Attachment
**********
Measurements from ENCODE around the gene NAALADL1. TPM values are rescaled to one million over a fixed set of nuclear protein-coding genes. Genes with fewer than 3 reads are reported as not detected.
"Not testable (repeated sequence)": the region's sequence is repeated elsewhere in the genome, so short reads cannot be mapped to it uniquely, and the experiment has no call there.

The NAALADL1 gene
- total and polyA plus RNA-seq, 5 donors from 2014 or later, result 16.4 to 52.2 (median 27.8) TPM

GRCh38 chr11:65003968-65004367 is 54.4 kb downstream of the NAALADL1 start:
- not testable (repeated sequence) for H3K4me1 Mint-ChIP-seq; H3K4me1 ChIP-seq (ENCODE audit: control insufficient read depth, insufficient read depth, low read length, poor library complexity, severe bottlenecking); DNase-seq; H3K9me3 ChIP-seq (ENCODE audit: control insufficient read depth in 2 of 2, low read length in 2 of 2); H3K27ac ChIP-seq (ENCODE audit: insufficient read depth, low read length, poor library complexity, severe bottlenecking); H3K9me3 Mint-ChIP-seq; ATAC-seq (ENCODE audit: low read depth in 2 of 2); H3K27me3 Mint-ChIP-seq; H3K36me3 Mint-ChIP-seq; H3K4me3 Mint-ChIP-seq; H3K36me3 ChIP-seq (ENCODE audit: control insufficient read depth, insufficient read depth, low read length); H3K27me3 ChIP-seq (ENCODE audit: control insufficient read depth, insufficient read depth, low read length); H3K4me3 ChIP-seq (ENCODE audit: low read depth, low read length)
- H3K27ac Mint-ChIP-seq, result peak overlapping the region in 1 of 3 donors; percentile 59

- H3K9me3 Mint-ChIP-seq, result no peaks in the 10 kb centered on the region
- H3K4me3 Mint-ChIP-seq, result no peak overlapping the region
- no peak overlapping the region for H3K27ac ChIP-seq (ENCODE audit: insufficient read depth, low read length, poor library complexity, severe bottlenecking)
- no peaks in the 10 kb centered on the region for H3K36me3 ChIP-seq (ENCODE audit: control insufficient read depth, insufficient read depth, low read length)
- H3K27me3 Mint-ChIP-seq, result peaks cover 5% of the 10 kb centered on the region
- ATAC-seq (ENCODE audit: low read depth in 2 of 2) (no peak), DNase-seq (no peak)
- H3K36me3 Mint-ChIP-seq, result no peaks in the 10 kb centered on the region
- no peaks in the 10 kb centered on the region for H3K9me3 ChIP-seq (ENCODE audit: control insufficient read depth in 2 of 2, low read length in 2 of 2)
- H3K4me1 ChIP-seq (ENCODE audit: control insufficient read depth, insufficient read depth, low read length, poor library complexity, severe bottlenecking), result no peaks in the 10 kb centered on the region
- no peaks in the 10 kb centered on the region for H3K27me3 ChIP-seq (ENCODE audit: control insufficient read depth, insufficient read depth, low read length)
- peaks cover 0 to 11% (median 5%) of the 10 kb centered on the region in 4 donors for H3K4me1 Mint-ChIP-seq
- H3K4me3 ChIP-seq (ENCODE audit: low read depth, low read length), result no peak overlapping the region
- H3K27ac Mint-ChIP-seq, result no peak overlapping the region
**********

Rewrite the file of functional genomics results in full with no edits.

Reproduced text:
Measurements from ENCODE around the gene NAALADL1. TPM values are rescaled to one million over a fixed set of nuclear protein-coding genes. Genes with fewer than 3 reads are reported as not detected.
"Not testable (repeated sequence)": the region's sequence is repeated elsewhere in the genome, so short reads cannot be mapped to it uniquely, and the experiment has no call there.

The NAALADL1 gene
- total and polyA plus RNA-seq, 5 donors from 2014 or later, result 16.4 to 52.2 (median 27.8) TPM

GRCh38 chr11:65003968-65004367 is 54.4 kb downstream of the NAALADL1 start:
- not testable (repeated sequence) for H3K4me1 Mint-ChIP-seq; H3K4me1 ChIP-seq (ENCODE audit: control insufficient read depth, insufficient read depth, low read length, poor library complexity, severe bottlenecking); DNase-seq; H3K9me3 ChIP-seq (ENCODE audit: control insufficient read depth in 2 of 2, low read length in 2 of 2); H3K27ac ChIP-seq (ENCODE audit: insufficient read depth, low read length, poor library complexity, severe bottlenecking); H3K9me3 Mint-ChIP-seq; ATAC-seq (ENCODE audit: low read depth in 2 of 2); H3K27me3 Mint-ChIP-seq; H3K36me3 Mint-ChIP-seq; H3K4me3 Mint-ChIP-seq; H3K36me3 ChIP-seq (ENCODE audit: control insufficient read depth, insufficient read depth, low read length); H3K27me3 ChIP-seq (ENCODE audit: control insufficient read depth, insufficient read depth, low read length); H3K4me3 ChIP-seq (ENCODE audit: low read depth, low read length)
- H3K27ac Mint-ChIP-seq, result peak overlapping the region in 1 of 3 donors; percentile 59

- H3K9me3 Mint-ChIP-seq, result no peaks in the 10 kb centered on the region
- H3K4me3 Mint-ChIP-seq, result no peak overlapping the region
- no peak overlapping the region for H3K27ac ChIP-seq (ENCODE audit: insufficient read depth, low read length, poor library complexity, severe bottlenecking)
- no peaks in the 10 kb centered on the region for H3K36me3 ChIP-seq (ENCODE audit: control insufficient read depth, insufficient read depth, low read length)
- H3K27me3 Mint-ChIP-seq, result peaks cover 5% of the 10 kb centered on the region
- ATAC-seq (ENCODE audit: low read depth in 2 of 2) (no peak), DNase-seq (no peak)
- H3K36me3 Mint-ChIP-seq, result no peaks in the 10 kb centered on the region
- no peaks in the 10 kb centered on the region for H3K9me3 ChIP-seq (ENCODE audit: control insufficient read depth in 2 of 2, low read length in 2 of 2)
- H3K4me1 ChIP-seq (ENCODE audit: control insufficient read depth, insufficient read depth, low read length, poor library complexity, severe bottlenecking), result no peaks in the 10 kb centered on the region
- no peaks in the 10 kb centered on the region for H3K27me3 ChIP-seq (ENCODE audit: control insufficient read depth, insufficient read depth, low read length)
- peaks cover 0 to 11% (median 5%) of the 10 kb centered on the region in 4 donors for H3K4me1 Mint-ChIP-seq
- H3K4me3 ChIP-seq (ENCODE audit: low read depth, low read length), result no peak overlapping the region
- H3K27ac Mint-ChIP-seq, result no peak overlapping the region